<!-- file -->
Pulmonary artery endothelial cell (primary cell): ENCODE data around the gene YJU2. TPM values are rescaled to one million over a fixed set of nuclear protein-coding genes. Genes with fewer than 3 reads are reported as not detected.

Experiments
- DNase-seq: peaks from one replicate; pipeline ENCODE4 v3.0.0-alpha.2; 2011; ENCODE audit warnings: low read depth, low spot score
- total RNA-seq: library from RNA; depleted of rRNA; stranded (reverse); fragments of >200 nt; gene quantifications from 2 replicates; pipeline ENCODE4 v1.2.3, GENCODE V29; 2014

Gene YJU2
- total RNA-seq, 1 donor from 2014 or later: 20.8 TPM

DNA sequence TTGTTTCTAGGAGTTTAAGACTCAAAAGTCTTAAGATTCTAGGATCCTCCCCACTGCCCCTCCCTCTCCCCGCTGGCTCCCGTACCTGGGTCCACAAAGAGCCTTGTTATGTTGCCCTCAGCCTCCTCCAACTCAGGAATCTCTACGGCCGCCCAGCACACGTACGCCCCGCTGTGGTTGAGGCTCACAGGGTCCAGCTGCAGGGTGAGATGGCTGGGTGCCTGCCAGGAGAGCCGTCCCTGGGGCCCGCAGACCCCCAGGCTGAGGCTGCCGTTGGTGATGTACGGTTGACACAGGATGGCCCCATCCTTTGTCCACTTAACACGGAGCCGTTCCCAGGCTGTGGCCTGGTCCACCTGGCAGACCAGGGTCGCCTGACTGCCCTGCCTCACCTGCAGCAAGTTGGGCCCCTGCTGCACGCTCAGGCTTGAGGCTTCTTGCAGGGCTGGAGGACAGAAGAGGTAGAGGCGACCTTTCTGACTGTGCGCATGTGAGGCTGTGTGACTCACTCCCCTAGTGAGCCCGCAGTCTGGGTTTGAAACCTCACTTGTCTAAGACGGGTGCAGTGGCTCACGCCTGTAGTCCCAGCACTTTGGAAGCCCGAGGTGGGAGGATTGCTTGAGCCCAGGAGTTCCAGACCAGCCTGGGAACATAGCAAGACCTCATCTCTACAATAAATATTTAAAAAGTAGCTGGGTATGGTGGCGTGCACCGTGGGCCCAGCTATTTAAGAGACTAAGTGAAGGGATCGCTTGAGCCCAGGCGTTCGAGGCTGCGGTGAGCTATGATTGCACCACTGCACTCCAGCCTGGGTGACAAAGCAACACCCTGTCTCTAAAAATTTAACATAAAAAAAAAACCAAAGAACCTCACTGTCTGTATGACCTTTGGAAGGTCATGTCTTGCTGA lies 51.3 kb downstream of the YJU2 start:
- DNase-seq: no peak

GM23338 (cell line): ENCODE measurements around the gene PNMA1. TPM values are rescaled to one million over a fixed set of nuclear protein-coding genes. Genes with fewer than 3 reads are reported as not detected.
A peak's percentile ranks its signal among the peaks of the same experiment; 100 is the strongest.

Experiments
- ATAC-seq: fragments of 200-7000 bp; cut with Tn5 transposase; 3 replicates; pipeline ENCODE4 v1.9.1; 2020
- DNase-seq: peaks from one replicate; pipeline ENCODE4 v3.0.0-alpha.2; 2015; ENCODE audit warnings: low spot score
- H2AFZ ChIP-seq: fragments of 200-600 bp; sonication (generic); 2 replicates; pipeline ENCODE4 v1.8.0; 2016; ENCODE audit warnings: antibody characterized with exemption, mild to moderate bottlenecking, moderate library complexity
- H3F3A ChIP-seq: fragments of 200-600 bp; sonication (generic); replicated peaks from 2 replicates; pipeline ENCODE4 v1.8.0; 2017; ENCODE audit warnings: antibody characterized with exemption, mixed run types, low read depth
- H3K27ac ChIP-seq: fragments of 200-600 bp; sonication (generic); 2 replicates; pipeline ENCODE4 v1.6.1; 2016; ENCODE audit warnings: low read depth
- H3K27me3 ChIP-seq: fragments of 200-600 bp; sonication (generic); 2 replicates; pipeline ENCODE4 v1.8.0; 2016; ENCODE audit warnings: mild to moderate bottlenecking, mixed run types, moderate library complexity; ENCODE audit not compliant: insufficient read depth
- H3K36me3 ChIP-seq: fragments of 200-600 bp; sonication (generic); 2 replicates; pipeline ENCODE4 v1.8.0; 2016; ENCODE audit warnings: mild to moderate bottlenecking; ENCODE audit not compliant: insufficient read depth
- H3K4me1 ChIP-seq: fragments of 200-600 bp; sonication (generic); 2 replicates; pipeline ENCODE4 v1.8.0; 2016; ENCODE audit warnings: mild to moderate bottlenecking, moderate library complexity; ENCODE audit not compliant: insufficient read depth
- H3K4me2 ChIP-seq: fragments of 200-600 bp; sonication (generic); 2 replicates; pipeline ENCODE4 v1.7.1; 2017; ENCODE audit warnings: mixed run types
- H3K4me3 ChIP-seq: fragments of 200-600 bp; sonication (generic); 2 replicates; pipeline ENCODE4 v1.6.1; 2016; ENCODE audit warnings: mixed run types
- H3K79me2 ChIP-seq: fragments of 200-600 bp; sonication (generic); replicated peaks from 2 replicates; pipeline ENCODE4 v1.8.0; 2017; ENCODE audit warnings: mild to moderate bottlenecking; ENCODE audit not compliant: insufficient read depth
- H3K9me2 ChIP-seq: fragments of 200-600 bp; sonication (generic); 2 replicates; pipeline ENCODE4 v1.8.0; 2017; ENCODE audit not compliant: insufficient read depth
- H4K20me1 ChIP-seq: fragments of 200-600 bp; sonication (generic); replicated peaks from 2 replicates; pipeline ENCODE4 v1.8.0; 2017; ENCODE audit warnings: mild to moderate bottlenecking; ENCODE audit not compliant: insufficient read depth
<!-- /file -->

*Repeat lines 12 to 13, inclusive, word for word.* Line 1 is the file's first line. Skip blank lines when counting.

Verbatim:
- ATAC-seq: fragments of 200-7000 bp; cut with Tn5 transposase; 3 replicates; pipeline ENCODE4 v1.9.1; 2020
- DNase-seq: peaks from one replicate; pipeline ENCODE4 v3.0.0-alpha.2; 2015; ENCODE audit warnings: low spot score